Two years later, in March 1902, Princess Ye-wa-go-no-nee entertained two thousand spectators in Toronto’s Massey Hall with a lantern show titled “1,000 miles in a canoe in the land of Hiawatha.” In 1905, Craig gained considerable attention for her trek to Labrador. Newspapers describe Craig as the first woman to explore Labrador. (In truth, Craig’s journey may coincide with Mina Hubbard’s own extraordinary expedition; in her journal, Hubbard refers to “Miss Craig,” a pesky journalist for Century Magazine.) Afterwards, Craig returned to the lecture circuit; however, her career then veered in an unexpected direction.
“All life is a vibration,” Craig explained to an audience in Brooklyn: “Through this vibration, […] it is possible to separate the soul from the body, or to live continuously. Therefore, […] it is a crime to die of disease or old age” (“Girl’s Weird Story about Reincarnation”). In this same lecture, she outlined her theories about reincarnation, describing her past life as Meta, the daughter of the chief of a Labrador tribe. The lecturer was an easy target for cheeky reporters but, incredibly, her inquiries into the nature of gravity and the aurora borealis garnered the attention of researchers at the Académies des sciences in Paris. Craig published her findings (First Principles: A Manifesto of the Vortex Theory of Creation, London: Harrison, 1906) in addition to her book of poems, Legends of the North Land (c1910?).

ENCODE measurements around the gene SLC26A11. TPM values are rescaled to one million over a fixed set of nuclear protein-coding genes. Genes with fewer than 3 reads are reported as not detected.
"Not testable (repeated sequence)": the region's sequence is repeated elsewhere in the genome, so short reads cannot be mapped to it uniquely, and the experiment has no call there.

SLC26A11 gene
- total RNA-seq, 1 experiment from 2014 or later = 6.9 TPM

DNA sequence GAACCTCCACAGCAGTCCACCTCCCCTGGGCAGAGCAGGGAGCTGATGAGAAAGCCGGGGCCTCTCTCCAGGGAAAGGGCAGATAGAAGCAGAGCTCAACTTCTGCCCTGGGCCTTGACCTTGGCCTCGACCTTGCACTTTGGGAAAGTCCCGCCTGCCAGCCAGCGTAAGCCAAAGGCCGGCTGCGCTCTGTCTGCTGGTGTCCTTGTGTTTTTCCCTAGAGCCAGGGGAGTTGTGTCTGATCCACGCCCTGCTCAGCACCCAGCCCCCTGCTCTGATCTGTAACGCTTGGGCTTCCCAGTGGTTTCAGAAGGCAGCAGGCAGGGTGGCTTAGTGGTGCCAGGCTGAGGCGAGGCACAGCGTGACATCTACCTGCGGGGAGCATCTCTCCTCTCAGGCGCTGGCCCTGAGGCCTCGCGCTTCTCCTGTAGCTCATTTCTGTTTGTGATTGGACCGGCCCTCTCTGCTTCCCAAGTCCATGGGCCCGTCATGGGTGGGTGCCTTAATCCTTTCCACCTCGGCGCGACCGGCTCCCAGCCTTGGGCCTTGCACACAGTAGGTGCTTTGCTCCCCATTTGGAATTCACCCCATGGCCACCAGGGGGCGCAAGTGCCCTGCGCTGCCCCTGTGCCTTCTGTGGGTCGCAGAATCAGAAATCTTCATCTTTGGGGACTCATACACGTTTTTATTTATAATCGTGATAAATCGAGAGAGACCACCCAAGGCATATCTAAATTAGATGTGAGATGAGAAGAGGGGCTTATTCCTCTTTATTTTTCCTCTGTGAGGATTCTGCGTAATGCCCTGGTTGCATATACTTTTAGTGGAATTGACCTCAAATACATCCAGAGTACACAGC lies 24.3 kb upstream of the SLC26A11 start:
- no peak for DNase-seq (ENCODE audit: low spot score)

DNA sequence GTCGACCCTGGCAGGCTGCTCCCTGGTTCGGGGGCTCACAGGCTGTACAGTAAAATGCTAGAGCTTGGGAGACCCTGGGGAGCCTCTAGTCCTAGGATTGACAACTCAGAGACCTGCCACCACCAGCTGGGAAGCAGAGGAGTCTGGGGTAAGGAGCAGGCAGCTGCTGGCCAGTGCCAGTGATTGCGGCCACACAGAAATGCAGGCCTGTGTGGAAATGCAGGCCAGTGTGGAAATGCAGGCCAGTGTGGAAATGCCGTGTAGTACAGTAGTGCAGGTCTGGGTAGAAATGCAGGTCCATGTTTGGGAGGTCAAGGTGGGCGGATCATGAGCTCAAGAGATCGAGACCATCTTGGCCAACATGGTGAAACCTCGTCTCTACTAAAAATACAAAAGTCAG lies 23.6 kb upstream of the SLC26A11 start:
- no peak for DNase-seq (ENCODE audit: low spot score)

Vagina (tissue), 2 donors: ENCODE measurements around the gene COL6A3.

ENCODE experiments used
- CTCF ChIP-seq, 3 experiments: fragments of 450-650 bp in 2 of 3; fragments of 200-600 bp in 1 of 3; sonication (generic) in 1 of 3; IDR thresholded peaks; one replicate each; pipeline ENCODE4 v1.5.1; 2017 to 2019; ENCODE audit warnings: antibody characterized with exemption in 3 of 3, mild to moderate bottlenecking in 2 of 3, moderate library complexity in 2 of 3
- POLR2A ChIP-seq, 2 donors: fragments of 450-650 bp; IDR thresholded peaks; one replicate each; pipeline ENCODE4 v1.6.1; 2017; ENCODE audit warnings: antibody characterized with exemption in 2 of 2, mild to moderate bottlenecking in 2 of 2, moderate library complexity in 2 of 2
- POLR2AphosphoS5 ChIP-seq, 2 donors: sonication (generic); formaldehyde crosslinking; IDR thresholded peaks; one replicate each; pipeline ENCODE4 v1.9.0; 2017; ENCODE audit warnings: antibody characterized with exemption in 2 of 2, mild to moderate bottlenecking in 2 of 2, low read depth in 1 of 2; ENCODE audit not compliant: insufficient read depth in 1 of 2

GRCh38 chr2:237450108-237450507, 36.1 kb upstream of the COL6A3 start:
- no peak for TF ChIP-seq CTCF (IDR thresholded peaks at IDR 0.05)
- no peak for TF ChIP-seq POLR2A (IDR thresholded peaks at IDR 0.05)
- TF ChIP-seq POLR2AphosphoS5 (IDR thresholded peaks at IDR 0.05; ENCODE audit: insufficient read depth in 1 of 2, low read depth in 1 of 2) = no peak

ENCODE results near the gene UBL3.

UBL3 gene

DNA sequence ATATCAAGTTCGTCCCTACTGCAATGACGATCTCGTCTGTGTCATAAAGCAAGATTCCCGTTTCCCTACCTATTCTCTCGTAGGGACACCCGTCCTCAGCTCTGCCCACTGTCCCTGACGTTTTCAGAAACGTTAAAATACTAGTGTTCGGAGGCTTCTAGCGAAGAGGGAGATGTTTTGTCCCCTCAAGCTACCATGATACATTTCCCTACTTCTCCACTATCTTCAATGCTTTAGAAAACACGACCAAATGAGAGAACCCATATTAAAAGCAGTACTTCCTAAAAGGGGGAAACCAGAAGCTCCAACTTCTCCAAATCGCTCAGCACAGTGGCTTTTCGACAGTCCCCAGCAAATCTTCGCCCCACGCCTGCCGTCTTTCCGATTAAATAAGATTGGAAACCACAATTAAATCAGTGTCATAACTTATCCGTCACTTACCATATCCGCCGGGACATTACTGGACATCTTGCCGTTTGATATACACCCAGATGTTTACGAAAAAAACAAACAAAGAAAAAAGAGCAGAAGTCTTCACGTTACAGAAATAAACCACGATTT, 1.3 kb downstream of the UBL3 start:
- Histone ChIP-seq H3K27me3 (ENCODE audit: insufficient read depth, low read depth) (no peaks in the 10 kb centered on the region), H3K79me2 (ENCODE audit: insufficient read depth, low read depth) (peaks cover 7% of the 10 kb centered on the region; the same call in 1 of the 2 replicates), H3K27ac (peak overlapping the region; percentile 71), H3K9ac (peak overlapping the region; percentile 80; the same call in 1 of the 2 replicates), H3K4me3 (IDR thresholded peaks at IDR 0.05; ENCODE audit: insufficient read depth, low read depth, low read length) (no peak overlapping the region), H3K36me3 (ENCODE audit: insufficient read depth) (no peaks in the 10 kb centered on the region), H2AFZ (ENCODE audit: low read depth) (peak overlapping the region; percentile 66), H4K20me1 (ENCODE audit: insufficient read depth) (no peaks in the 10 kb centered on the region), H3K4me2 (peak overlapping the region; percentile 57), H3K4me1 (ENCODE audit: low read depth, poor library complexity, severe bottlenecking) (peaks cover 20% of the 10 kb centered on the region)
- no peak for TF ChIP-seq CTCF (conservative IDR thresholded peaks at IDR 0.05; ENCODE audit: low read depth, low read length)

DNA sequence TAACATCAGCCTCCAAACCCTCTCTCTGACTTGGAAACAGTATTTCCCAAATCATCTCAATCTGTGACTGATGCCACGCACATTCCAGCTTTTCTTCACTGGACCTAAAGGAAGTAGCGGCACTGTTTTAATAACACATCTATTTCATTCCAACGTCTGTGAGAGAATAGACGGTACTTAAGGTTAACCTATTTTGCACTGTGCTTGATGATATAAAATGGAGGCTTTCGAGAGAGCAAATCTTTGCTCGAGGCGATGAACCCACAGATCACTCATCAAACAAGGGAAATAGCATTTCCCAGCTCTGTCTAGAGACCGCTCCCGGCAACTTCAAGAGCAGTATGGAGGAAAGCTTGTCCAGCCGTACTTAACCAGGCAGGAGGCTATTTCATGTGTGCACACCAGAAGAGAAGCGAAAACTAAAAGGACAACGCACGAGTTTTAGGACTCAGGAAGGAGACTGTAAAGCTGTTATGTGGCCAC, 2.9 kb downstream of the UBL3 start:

After 1907, Craig disappears from the public record. While a 1905 New York City census situates the journalist in Brooklyn, few details have emerged in regards to her later career. It is highly possible, given Craig’s frequent wanderings, that she might have left the United States, married, or assumed a new identity. Curiously, cataloguers at the British Library attribute a 1907 book, Men of Mars by “Mithra,” to Martha Craig. Is Mithra our writer?
Because of her brief association with Canada, we will include a short snapshot of Craig in our database. The writer’s connection with Canada might be fleeting; however, her unusual career gestures towards broader issues. Unlike Grey Owl, the writer did not conceal her true identity as Martha Craig of County Antrim, but she did use clothing in order to fashion an indigenous persona. In light of ongoing conversations about clothing, identity, and cultural appropriation, what does Princess Ya-wa-go-no-nee reveal about white settler representations of indigenous cultures? And how does Craig’s strange story tie into the larger legacy of colonialism?